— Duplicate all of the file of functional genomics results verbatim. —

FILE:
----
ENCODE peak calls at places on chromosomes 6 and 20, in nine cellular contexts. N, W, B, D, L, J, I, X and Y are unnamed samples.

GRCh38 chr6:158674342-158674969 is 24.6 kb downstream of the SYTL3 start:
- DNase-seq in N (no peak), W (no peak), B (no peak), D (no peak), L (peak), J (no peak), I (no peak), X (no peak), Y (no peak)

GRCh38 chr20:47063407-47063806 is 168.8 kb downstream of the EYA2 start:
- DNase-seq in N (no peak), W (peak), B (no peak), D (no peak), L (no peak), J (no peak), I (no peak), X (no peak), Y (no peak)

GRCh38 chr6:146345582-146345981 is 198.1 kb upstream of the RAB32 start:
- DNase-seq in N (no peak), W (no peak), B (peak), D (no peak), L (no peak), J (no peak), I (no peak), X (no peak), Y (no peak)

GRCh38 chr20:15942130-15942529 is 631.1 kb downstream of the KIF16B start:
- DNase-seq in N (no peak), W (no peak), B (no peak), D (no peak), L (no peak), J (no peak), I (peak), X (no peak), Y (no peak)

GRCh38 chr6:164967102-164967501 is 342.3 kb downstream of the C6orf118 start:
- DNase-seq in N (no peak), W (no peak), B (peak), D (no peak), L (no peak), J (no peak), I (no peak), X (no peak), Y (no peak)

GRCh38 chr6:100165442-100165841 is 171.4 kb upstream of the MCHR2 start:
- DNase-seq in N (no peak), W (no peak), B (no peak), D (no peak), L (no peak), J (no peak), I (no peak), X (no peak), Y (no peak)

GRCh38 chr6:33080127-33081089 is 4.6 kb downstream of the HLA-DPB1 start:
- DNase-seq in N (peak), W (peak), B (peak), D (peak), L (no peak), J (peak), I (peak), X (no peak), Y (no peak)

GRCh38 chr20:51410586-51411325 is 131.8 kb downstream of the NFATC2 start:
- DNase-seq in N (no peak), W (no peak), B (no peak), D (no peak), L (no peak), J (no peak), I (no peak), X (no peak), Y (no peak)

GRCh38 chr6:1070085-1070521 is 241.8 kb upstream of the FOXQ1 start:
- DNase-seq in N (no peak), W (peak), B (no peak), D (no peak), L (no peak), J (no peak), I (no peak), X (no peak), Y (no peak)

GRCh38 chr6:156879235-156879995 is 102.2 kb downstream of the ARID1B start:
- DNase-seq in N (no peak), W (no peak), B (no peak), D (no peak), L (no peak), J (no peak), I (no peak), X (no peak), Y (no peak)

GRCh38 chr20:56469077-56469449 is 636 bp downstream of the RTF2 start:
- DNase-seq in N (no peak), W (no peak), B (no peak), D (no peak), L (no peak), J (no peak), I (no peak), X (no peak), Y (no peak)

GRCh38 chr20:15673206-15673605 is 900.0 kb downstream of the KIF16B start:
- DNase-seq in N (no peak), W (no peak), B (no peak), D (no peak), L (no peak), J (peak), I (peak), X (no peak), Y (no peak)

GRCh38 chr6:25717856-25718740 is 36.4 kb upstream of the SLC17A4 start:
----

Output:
ENCODE peak calls at places on chromosomes 6 and 20, in nine cellular contexts. N, W, B, D, L, J, I, X and Y are unnamed samples.

GRCh38 chr6:158674342-158674969 is 24.6 kb downstream of the SYTL3 start:
- DNase-seq in N (no peak), W (no peak), B (no peak), D (no peak), L (peak), J (no peak), I (no peak), X (no peak), Y (no peak)

GRCh38 chr20:47063407-47063806 is 168.8 kb downstream of the EYA2 start:
- DNase-seq in N (no peak), W (peak), B (no peak), D (no peak), L (no peak), J (no peak), I (no peak), X (no peak), Y (no peak)

GRCh38 chr6:146345582-146345981 is 198.1 kb upstream of the RAB32 start:
- DNase-seq in N (no peak), W (no peak), B (peak), D (no peak), L (no peak), J (no peak), I (no peak), X (no peak), Y (no peak)

GRCh38 chr20:15942130-15942529 is 631.1 kb downstream of the KIF16B start:
- DNase-seq in N (no peak), W (no peak), B (no peak), D (no peak), L (no peak), J (no peak), I (peak), X (no peak), Y (no peak)

GRCh38 chr6:164967102-164967501 is 342.3 kb downstream of the C6orf118 start:
- DNase-seq in N (no peak), W (no peak), B (peak), D (no peak), L (no peak), J (no peak), I (no peak), X (no peak), Y (no peak)

GRCh38 chr6:100165442-100165841 is 171.4 kb upstream of the MCHR2 start:
- DNase-seq in N (no peak), W (no peak), B (no peak), D (no peak), L (no peak), J (no peak), I (no peak), X (no peak), Y (no peak)

GRCh38 chr6:33080127-33081089 is 4.6 kb downstream of the HLA-DPB1 start:
- DNase-seq in N (peak), W (peak), B (peak), D (peak), L (no peak), J (peak), I (peak), X (no peak), Y (no peak)

GRCh38 chr20:51410586-51411325 is 131.8 kb downstream of the NFATC2 start:
- DNase-seq in N (no peak), W (no peak), B (no peak), D (no peak), L (no peak), J (no peak), I (no peak), X (no peak), Y (no peak)

GRCh38 chr6:1070085-1070521 is 241.8 kb upstream of the FOXQ1 start:
- DNase-seq in N (no peak), W (peak), B (no peak), D (no peak), L (no peak), J (no peak), I (no peak), X (no peak), Y (no peak)

GRCh38 chr6:156879235-156879995 is 102.2 kb downstream of the ARID1B start:
- DNase-seq in N (no peak), W (no peak), B (no peak), D (no peak), L (no peak), J (no peak), I (no peak), X (no peak), Y (no peak)

GRCh38 chr20:56469077-56469449 is 636 bp downstream of the RTF2 start:
- DNase-seq in N (no peak), W (no peak), B (no peak), D (no peak), L (no peak), J (no peak), I (no peak), X (no peak), Y (no peak)

GRCh38 chr20:15673206-15673605 is 900.0 kb downstream of the KIF16B start:
- DNase-seq in N (no peak), W (no peak), B (no peak), D (no peak), L (no peak), J (peak), I (peak), X (no peak), Y (no peak)

GRCh38 chr6:25717856-25718740 is 36.4 kb upstream of the SLC17A4 start: